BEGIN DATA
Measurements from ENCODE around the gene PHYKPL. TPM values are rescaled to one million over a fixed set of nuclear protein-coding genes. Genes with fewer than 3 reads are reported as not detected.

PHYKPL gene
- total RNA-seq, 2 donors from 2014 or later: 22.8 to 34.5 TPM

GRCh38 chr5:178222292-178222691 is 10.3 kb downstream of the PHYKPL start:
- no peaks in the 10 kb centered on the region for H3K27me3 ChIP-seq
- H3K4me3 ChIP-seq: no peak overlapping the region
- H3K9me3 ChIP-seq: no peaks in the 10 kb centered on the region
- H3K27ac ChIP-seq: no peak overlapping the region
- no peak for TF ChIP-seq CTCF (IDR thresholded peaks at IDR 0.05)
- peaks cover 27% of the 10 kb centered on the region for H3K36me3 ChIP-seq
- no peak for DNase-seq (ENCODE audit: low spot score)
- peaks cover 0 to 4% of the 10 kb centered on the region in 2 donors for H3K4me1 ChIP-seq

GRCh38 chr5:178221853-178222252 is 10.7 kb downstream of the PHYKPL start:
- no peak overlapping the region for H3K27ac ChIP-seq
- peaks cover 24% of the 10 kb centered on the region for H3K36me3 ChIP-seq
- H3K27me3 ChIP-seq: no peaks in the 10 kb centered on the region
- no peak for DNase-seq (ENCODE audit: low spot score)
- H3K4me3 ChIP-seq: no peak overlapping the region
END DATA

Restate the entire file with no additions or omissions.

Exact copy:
Measurements from ENCODE around the gene PHYKPL. TPM values are rescaled to one million over a fixed set of nuclear protein-coding genes. Genes with fewer than 3 reads are reported as not detected.

PHYKPL gene
- total RNA-seq, 2 donors from 2014 or later: 22.8 to 34.5 TPM

GRCh38 chr5:178222292-178222691 is 10.3 kb downstream of the PHYKPL start:
- no peaks in the 10 kb centered on the region for H3K27me3 ChIP-seq
- H3K4me3 ChIP-seq: no peak overlapping the region
- H3K9me3 ChIP-seq: no peaks in the 10 kb centered on the region
- H3K27ac ChIP-seq: no peak overlapping the region
- no peak for TF ChIP-seq CTCF (IDR thresholded peaks at IDR 0.05)
- peaks cover 27% of the 10 kb centered on the region for H3K36me3 ChIP-seq
- no peak for DNase-seq (ENCODE audit: low spot score)
- peaks cover 0 to 4% of the 10 kb centered on the region in 2 donors for H3K4me1 ChIP-seq

GRCh38 chr5:178221853-178222252 is 10.7 kb downstream of the PHYKPL start:
- no peak overlapping the region for H3K27ac ChIP-seq
- peaks cover 24% of the 10 kb centered on the region for H3K36me3 ChIP-seq
- H3K27me3 ChIP-seq: no peaks in the 10 kb centered on the region
- no peak for DNase-seq (ENCODE audit: low spot score)
- H3K4me3 ChIP-seq: no peak overlapping the region